212.755.6666
220 East 50th Street
New York, NY 10022

 Facebook Twitter LinkedIn YouTube Google Plus  Blog

Picking the Right Major: How Do You Beat the Robots?

Authored By: 
Kate Bendrick, Math Teacher

Attempting to mold your future is a daunting task, made no easier by a rapidly changing technological environment. Motivation in choosing a major boils down to two main concerns: passion and personal fulfillment versus the likelihood of obtaining a reasonably (or wildly) lucrative job down the line. Some pick a major to fulfill one over the other, some try for a major that balances the two in some way. For those concerned with finding a path to financial stability and prosperity though, how to choose wisely?

We know something about how college majors translate into yearly returns. Engineering, computer science, and math graduates, for instance, earn about a 12% yearly premium in pay in the 20 years after graduating. Not all of this premium is due to the choice of major: men earn more than women, and these graduates earn more partially because they are overwhelmingly male. The earnings premium remains after controlling for gender, however, and is still significant. According to a study by PayScale.com, the next most financially prudent choices are business and economics majors, followed by the physical sciences. The world is quickly changing, though, and what used to be a practical major might not be in the years to come: radiology has already been deeply affected by Artificial Intelligence that can detect tumors more effectively than humans can. Actuary work, computer programming, and many other typically dependable careers may be on the chopping block. Translation used to be the realm of the expert only, and is increasingly being done by computers, and you’ve probably read an article written by a bot without even realizing it.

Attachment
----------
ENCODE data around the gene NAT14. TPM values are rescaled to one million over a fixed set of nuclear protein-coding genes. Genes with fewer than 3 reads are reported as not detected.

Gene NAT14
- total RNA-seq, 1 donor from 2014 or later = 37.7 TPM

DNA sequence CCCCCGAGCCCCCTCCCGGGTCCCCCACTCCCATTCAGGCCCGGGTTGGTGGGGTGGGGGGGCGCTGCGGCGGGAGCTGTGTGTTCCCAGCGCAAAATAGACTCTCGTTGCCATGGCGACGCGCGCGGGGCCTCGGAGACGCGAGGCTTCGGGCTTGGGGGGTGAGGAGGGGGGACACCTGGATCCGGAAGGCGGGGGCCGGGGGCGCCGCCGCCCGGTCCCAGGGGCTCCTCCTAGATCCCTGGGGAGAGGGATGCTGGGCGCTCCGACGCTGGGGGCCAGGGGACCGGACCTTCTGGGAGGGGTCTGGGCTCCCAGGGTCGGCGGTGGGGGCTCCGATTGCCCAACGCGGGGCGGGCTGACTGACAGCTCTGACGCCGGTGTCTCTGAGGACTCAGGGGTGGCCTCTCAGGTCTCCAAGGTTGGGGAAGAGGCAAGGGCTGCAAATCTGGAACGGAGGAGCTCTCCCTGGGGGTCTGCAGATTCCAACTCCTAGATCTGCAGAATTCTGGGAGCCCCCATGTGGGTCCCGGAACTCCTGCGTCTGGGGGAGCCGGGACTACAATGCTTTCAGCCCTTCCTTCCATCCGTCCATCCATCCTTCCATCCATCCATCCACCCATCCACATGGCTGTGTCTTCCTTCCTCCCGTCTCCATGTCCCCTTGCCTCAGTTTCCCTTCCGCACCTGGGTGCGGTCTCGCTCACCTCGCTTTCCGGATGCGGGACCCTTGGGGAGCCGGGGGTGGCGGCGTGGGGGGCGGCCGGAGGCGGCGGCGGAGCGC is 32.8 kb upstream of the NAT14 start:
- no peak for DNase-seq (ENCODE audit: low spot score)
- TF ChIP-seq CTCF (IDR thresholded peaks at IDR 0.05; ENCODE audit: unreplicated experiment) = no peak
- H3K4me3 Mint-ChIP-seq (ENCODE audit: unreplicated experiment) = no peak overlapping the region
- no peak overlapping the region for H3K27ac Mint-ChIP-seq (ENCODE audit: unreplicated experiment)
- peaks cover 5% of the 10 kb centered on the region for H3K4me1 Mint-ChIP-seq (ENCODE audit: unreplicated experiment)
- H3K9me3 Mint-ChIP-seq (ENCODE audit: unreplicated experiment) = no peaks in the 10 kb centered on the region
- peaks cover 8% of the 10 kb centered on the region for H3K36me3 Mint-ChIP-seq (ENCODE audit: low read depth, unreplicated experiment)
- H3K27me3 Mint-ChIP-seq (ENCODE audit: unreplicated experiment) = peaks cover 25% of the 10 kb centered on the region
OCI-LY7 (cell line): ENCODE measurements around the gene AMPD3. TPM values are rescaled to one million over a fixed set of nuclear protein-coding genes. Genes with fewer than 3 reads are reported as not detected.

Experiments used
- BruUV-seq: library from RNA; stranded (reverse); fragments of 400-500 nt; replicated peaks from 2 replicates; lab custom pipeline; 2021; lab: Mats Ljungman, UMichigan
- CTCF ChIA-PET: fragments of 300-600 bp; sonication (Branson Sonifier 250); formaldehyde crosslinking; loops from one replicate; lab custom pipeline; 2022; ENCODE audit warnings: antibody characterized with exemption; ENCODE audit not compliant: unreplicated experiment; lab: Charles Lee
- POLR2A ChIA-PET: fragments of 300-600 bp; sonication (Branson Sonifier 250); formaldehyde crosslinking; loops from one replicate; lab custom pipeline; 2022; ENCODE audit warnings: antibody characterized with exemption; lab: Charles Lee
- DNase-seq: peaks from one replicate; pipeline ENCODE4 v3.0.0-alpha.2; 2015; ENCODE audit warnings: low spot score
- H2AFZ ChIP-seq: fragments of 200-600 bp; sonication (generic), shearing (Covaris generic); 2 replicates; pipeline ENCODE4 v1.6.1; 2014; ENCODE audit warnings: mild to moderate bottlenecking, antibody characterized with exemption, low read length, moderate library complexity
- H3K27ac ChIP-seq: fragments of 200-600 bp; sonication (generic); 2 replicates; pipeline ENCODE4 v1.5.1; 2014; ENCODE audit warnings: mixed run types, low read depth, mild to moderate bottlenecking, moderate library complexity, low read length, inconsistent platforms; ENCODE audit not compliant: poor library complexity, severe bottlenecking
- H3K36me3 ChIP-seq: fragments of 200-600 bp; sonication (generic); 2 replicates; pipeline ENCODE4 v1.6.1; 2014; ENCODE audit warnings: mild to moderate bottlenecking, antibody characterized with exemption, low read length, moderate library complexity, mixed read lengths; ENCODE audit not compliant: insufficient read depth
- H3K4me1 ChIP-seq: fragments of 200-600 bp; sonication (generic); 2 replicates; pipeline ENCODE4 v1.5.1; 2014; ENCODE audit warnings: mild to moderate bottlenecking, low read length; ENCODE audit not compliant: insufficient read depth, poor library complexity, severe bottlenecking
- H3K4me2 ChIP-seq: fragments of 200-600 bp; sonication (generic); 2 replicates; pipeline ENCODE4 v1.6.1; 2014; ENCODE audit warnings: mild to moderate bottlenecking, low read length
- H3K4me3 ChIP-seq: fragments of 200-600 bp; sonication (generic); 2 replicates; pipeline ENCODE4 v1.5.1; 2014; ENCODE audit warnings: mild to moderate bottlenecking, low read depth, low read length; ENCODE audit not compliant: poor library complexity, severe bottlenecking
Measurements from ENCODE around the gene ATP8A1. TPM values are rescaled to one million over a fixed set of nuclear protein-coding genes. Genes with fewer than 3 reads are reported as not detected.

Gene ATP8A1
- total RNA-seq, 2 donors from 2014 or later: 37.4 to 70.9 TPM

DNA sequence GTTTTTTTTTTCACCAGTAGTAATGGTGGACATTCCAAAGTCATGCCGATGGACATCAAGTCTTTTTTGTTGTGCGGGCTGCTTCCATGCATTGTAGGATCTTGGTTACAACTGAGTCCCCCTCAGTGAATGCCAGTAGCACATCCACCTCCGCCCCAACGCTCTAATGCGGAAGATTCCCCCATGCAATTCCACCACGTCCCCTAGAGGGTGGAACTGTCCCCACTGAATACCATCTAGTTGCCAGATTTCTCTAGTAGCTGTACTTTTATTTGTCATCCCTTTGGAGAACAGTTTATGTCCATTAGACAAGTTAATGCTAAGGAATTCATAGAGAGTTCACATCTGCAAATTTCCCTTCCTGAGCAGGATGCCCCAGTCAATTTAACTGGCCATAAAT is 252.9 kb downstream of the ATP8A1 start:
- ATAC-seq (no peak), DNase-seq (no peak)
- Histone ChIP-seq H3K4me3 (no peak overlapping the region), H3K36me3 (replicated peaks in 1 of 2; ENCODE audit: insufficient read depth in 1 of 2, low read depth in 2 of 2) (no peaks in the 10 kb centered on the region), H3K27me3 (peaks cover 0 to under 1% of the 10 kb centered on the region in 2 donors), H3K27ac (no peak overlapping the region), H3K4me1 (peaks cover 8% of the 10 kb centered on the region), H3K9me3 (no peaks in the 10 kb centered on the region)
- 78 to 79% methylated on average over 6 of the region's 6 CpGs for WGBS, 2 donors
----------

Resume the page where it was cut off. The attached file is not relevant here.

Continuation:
Historically, most technological disruptions have overturned low wage work. Today, we’re facing a technological disruption that affects professions and jobs that require years of expensive training and education. In “The Future of the Professions,” Daniel and Richard Susskind predict not a disappearance of lawyers, doctors, and teachers, but certainly a massive shift in the types of tasks that they perform throughout their careers. And even if technology doesn’t replace the professions, there might still be fewer professional jobs to go around, lower wages, or both. Recently, Stephen Hawking, Elon Musk, and many other leaders wrote an open letter expressing the dangers of artificial intelligence to humanity as a whole and Musk believes that a universal basic income may become necessary to cope with the unemployment that follows.

Google exec Mark Cuban says that if he were starting college today, he would have chosen philosophy over accounting. Both Cuban and Jonathan Rosenberg, advisor to Alphabet’s CEO Larry Page, agree that liberal arts majors are not under threat. Liberal arts majors require critical thinking, the most valuable skill, and they recommend following passion, even when there’s not an obvious career attached to it.